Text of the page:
The Lawyer’s new China Elite report contains the most detailed research available on the PRC legal market and contains unparalleled insight into the country's leading law firms. They vary in size, practice focus and geographic coverage, but they all share one common quality – ambition... Read more
This year, The Lawyer’s annual ranking of the largest UK law firms by turnover is available as an interactive, digital benchmarking tool. For the first time this will allow you to manipulate each data set against the metrics of your choice.
Offshore companies, such as oil rig operators, are being exposed unnecessarily to multimillion-dollar litigation because they do not have a coherent legal strategy, a report has shown.
Refusal to instruct a lawyer at an early stage, negative attitudes towards in-house lawyers and lack of commercial advice from external law firms, are also cited.
Some 60 per cent of offshore companies have “no strategy for avoiding litigation”, according to the ‘Industry Attitudes to Risk, Contracts and Legal Services’ report, commissioned by maritime firm Curtis Davis Garrard.
Operators say lawyers are often not used at the outset of projects because they “bring no value to discussions about commercial risk”. Contractors, on the other hand, believe “there are enough in-house lawyers in the offshore industry and thus there is no need for external lawyers”. The report was based on interviews with 52 companies in the offshore sector, as well as shipyards and shipbrokers from 11 countries.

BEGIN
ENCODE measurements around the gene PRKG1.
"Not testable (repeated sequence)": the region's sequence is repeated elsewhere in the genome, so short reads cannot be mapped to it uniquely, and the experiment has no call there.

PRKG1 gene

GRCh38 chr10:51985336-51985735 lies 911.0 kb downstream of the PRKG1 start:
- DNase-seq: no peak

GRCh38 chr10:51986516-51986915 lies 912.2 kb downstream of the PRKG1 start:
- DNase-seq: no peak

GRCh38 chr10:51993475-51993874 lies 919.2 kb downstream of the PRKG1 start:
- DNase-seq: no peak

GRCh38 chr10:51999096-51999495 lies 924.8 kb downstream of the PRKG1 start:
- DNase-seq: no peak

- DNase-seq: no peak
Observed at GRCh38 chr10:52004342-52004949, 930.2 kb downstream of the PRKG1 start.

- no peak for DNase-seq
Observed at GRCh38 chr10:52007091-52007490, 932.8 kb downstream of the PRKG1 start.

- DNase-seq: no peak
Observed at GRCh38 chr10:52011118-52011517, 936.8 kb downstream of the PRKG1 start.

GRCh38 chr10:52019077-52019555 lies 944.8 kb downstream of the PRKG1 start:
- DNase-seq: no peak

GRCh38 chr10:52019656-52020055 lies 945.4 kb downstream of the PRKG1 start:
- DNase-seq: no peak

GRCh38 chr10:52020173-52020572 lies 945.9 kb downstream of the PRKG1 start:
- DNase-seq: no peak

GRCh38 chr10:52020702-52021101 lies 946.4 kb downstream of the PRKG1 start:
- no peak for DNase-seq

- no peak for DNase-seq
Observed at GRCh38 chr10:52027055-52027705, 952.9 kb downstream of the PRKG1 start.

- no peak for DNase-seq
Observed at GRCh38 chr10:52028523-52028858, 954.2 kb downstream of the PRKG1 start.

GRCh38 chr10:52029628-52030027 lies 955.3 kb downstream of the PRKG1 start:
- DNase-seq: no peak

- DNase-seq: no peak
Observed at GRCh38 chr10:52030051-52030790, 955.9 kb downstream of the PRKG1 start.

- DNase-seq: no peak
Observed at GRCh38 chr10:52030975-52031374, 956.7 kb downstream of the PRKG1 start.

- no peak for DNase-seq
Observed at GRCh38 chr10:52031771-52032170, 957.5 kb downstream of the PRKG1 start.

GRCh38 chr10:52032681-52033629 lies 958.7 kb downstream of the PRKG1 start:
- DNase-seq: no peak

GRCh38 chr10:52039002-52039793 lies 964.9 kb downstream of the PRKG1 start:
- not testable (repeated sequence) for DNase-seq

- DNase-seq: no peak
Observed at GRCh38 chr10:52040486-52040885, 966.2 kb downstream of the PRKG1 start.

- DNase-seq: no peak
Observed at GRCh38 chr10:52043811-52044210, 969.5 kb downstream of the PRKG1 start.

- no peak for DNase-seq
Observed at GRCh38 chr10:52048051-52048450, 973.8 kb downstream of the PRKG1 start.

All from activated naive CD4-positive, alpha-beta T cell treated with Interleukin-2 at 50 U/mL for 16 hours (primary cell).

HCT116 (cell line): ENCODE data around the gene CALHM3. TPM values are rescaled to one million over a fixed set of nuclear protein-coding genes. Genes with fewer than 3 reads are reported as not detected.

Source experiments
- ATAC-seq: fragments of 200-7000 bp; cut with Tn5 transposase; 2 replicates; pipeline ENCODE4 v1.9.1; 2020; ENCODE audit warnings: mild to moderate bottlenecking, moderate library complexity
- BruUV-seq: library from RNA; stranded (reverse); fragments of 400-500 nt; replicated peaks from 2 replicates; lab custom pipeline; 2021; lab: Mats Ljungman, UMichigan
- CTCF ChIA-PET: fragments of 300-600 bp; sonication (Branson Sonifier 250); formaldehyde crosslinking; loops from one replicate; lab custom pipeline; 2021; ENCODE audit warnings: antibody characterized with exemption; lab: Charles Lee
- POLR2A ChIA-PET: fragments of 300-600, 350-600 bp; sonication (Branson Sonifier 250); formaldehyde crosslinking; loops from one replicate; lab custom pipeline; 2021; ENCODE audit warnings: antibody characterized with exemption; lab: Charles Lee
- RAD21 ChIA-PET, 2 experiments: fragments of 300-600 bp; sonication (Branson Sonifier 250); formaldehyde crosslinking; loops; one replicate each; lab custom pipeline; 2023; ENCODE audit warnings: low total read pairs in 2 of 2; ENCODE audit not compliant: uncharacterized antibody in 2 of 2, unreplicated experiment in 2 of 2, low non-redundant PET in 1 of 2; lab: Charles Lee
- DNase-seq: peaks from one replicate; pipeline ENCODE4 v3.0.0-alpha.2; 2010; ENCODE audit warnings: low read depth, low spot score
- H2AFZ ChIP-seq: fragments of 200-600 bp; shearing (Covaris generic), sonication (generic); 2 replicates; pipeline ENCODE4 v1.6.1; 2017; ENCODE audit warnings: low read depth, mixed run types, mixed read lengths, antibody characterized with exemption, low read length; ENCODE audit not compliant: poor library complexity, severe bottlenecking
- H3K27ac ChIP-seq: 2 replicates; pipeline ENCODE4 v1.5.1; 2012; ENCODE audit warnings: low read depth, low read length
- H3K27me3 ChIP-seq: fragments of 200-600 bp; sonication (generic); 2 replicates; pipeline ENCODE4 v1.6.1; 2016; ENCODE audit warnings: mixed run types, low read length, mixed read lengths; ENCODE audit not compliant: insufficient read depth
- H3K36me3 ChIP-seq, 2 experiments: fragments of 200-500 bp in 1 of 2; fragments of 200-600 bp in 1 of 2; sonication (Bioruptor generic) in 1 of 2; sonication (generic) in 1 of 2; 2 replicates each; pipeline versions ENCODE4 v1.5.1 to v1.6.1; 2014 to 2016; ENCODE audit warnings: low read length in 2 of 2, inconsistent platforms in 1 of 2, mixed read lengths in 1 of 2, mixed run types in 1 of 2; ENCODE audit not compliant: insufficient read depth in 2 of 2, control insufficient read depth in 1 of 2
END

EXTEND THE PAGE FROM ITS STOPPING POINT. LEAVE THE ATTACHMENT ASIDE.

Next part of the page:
External law firms are also criticised for not focusing on the commercial goals of their offshore clients, a factor that the survey links to standard engineering, procurement and construction (EPC) documents – used widely in large offshore construction projects – being ineffectively employed.
Rather than seeing the EPC documents as a working document, designed and used to keep commercial objectives at the forefront of discussions, offshore contractors and operators believe they “should only be consulted when a problem arises”.
In-house lawyers are accused of giving little time to due diligence in the early stages of a tender, while the process of contract negotiation and document drafting is also “hurried and poorly administered”.
Curtis Davis Garrard partner Ian Garrard said: “It is not a case of more lawyers, but the better use of legal advisers with specialist knowledge.”